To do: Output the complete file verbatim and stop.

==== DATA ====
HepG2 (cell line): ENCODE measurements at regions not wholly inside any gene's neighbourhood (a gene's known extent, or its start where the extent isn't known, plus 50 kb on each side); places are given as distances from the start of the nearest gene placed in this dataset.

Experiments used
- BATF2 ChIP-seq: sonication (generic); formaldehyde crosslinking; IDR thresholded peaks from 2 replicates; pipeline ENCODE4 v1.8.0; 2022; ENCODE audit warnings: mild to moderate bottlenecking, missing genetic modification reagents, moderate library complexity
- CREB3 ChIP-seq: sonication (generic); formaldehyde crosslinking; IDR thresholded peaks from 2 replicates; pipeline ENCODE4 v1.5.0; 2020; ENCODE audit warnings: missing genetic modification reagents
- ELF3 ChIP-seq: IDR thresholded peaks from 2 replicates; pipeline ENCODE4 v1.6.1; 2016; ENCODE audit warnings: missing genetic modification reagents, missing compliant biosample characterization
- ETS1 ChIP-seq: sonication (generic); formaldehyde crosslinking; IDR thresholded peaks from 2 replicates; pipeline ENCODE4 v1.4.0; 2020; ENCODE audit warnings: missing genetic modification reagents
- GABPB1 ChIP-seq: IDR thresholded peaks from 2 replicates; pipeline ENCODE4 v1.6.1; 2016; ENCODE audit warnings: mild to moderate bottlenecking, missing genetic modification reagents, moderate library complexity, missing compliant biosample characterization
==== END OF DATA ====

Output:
HepG2 (cell line): ENCODE measurements at regions not wholly inside any gene's neighbourhood (a gene's known extent, or its start where the extent isn't known, plus 50 kb on each side); places are given as distances from the start of the nearest gene placed in this dataset.

Experiments used
- BATF2 ChIP-seq: sonication (generic); formaldehyde crosslinking; IDR thresholded peaks from 2 replicates; pipeline ENCODE4 v1.8.0; 2022; ENCODE audit warnings: mild to moderate bottlenecking, missing genetic modification reagents, moderate library complexity
- CREB3 ChIP-seq: sonication (generic); formaldehyde crosslinking; IDR thresholded peaks from 2 replicates; pipeline ENCODE4 v1.5.0; 2020; ENCODE audit warnings: missing genetic modification reagents
- ELF3 ChIP-seq: IDR thresholded peaks from 2 replicates; pipeline ENCODE4 v1.6.1; 2016; ENCODE audit warnings: missing genetic modification reagents, missing compliant biosample characterization
- ETS1 ChIP-seq: sonication (generic); formaldehyde crosslinking; IDR thresholded peaks from 2 replicates; pipeline ENCODE4 v1.4.0; 2020; ENCODE audit warnings: missing genetic modification reagents
- GABPB1 ChIP-seq: IDR thresholded peaks from 2 replicates; pipeline ENCODE4 v1.6.1; 2016; ENCODE audit warnings: mild to moderate bottlenecking, missing genetic modification reagents, moderate library complexity, missing compliant biosample characterization